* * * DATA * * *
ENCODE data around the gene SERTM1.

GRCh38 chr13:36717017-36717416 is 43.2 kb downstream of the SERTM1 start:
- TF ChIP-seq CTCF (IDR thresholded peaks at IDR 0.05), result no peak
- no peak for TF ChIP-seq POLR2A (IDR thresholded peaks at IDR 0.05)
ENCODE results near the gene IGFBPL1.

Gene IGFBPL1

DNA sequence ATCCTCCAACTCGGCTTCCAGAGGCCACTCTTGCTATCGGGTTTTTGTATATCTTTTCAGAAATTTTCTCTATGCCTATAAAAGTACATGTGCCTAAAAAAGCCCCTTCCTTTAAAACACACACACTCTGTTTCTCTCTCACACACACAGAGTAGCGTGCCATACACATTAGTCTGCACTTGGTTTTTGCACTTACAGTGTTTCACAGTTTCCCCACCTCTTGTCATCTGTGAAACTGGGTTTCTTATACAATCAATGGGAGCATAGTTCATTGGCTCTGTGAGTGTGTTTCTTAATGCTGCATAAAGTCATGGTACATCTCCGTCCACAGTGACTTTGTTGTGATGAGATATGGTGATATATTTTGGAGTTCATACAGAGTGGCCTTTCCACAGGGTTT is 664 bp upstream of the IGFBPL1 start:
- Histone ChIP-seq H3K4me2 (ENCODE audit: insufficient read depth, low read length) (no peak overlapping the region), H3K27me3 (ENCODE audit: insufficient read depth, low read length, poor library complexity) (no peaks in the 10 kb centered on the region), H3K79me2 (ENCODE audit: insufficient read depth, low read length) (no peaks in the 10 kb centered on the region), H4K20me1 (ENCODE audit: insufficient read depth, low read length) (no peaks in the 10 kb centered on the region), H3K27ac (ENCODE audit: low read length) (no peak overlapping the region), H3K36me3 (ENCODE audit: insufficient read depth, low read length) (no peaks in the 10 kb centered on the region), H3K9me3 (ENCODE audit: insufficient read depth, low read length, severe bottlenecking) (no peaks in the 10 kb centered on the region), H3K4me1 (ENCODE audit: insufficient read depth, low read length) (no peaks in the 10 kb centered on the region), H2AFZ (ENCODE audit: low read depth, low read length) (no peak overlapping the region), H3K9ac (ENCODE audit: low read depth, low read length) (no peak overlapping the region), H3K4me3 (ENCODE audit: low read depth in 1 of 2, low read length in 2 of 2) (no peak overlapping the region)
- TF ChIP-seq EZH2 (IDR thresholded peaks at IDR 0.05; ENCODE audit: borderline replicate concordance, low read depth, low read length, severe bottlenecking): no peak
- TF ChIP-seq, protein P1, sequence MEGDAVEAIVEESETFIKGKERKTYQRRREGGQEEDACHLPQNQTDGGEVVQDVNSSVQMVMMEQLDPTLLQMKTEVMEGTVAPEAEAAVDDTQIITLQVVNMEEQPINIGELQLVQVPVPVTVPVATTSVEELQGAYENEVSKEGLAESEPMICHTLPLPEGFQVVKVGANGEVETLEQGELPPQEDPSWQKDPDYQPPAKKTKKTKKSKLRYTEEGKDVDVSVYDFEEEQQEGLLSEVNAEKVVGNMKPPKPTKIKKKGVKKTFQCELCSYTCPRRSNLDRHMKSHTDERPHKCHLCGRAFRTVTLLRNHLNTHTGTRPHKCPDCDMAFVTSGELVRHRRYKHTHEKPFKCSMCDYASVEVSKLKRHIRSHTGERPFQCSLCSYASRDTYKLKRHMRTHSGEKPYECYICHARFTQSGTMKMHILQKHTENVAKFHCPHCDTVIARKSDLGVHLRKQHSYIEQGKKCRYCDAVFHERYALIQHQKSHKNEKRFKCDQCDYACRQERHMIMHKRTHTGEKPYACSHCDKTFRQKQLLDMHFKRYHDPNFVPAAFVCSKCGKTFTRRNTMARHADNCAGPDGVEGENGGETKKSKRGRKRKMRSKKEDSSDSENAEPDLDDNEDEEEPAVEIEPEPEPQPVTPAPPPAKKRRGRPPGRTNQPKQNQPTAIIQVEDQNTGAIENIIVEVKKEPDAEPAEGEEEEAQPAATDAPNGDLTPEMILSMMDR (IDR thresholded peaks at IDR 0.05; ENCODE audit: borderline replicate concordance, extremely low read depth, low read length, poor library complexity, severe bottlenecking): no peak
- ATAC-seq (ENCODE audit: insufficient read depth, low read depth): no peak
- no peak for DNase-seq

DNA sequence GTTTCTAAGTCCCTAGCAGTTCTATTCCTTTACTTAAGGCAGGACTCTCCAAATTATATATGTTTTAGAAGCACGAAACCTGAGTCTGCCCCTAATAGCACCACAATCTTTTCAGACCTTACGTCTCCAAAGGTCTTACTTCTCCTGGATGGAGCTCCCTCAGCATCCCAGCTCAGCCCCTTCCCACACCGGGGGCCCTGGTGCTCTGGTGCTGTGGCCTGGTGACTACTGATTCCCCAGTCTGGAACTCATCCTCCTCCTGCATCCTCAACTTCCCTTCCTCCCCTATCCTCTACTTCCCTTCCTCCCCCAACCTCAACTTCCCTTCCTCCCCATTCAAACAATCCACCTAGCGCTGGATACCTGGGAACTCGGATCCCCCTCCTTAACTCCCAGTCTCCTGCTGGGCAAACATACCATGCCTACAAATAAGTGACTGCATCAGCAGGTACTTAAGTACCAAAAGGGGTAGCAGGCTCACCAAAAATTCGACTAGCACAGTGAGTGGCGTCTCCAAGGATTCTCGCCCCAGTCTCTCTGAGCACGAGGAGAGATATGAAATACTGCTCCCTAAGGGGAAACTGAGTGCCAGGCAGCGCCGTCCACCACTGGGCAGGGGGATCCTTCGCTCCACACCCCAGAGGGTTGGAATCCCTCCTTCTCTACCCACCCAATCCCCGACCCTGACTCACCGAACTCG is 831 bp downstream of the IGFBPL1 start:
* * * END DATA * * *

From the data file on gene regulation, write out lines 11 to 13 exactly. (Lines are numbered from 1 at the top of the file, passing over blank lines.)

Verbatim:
- ATAC-seq (ENCODE audit: insufficient read depth, low read depth): no peak
- no peak for DNase-seq

DNA sequence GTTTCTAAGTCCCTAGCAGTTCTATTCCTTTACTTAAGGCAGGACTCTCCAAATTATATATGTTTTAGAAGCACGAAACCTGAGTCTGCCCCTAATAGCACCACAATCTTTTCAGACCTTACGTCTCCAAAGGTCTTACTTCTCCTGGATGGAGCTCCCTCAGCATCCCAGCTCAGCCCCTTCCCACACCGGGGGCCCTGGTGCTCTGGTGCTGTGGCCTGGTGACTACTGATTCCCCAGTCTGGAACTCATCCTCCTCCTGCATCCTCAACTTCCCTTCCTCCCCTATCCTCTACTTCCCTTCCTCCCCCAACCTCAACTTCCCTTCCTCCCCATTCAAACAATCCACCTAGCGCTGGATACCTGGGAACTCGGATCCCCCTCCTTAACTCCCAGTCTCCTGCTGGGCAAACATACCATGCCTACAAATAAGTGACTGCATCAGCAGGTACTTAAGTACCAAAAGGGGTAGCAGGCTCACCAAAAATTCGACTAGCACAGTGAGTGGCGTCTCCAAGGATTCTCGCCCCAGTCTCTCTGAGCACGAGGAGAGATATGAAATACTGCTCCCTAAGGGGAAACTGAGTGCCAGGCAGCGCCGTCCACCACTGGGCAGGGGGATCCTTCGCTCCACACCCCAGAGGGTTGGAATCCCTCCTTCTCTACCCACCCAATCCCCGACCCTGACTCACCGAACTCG is 831 bp downstream of the IGFBPL1 start: